Ece Gürkan / Burn-Out

10 May 2024

Whenever burnout syndrome is mentioned, I can't help but think of the famous scene by Burhan Altıntop. In his robe, Burhan Bey* describes this syndrome while having breakfast at “Iffot’s”, saying, "This is the disease of top-level executives who take on too much responsibility and are under too much stress, burnout syndrome, I'm toast." Is Burhan Bey right? Are only top-level executives affected by this disease? Does it really stem solely from too much stress and responsibility?

The World Health Organization defines it as "a syndrome resulting from chronic workplace stress that has not been successfully managed." They say it's not a disease but a professional phenomenon, yet in many European countries such as Denmark, Sweden, France, and Hungary, it's been recognized as an occupational disease. From this definition, we understand that it encompasses not only top-level executives but everyone. In fact, newer approaches argue that burnout syndrome can also occur in individuals who undertake excessively demanding family caregiving roles. 

Burnout syndrome can have multiple causes:

  • The abundance of situations we feel obligated to do but don't feel a sense of belonging to. For example, working in a profession that we don't enjoy and that doesn't align with our values.
  • Prolonged and intense work periods such as exam seasons. Particularly, healthcare sector workers are at risk.
  • Being constantly exposed to situations where everything is expected to be done urgently. This can disrupt the body's hormonal balance due to prolonged high levels of stress.
  • Providing long-term care for someone, individuals who care for family members who are ill or have a significant disability can also experience burnout.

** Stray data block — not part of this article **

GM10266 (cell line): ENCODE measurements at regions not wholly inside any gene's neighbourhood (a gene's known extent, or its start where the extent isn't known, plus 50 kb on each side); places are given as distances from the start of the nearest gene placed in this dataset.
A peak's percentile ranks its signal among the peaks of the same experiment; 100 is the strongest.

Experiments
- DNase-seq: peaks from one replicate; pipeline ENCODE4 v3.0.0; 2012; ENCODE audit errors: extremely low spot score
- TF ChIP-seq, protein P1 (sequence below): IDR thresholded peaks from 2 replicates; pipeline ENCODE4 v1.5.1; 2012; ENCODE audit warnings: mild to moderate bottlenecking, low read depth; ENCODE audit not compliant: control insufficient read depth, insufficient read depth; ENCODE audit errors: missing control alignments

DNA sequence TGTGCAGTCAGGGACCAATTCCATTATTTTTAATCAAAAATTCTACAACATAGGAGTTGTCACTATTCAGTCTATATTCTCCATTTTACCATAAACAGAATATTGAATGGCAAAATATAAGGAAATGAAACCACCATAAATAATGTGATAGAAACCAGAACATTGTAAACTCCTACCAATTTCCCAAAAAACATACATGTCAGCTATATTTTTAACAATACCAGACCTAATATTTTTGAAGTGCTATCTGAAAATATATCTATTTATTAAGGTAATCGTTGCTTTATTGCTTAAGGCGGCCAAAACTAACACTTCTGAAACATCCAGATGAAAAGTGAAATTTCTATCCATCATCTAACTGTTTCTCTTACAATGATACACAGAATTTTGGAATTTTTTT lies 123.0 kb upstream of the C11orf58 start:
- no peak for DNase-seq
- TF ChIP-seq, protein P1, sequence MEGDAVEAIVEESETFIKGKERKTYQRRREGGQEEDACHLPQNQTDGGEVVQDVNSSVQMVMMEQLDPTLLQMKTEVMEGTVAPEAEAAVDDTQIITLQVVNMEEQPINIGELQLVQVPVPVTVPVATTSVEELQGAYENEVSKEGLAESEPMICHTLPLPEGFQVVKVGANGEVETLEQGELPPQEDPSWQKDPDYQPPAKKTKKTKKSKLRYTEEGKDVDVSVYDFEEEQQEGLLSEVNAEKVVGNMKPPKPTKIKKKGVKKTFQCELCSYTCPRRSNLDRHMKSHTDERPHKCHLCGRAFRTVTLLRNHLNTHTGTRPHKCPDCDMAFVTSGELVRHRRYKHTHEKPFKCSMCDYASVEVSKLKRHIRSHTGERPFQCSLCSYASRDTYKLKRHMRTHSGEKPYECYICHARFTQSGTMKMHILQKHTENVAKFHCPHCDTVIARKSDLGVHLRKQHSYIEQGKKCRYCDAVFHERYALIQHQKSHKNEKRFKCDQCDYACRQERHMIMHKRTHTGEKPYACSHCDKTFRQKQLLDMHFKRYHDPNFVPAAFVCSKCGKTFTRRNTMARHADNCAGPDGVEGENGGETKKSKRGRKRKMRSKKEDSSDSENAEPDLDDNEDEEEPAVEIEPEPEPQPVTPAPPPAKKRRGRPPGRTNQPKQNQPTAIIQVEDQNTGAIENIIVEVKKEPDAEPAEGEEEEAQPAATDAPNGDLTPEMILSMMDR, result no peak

So, what are the symptoms? Research has listed the common symptoms of diagnosed burnout as follows:

  • Fatigue, lethargy
  • Anxiety, inability to relax
  • Apathy, lack of empathy
  • Cognitive issues (lack of concentration and memory impairment)
  • Decreased performance
  • Physical issues (body aches, appetite disturbances)
  • Depression
  • Withdrawal, inability to enjoy social activities

What should one do to recover?

Of course, first, we need to be able to diagnose burnout. The recovery process can vary from person to person and situation to situation, but it can start with focusing on the underlying cause. If burnout came with a heavily worked exam period, it's a temporary condition, and by dedicating more time to ourselves and increasing self-care after the exams, we can recover. However, if it's a result of a continuous situation, you may need longer-term and more radical changes. For example, if you are a caregiver, you might consider increasing your support system and seeking professional help. If you're in a profession where you don't feel a sense of belonging, you might explore ways to transition into a job that better suits you and your values. Conversely, if you're doing a job that you feel a sense of belonging to and pride in, but the high pace of the job is causing you to overlook other needs, you may need to slow down occasionally to recognize, prioritize, and allow yourself to speed up.

In summary, let's think of life as a journey. To walk a long road, we need the right pace, the right shoes, and a load we can carry. When we can't find balance, our energy depletes rapidly, and we need to stop and rest to be able to continue on the journey. The symptoms of burnout remind us that something is not right and that we need to rest. Is our load too heavy, are our shoes too tight, or are we walking too fast? These are the questions our bodies ask us during a burnout-induced break.

*Character from the TV series "Avrupa Yakası"

 **Burnout, Gordon Parker, Okuyanus Yayınları

Ece Gürkan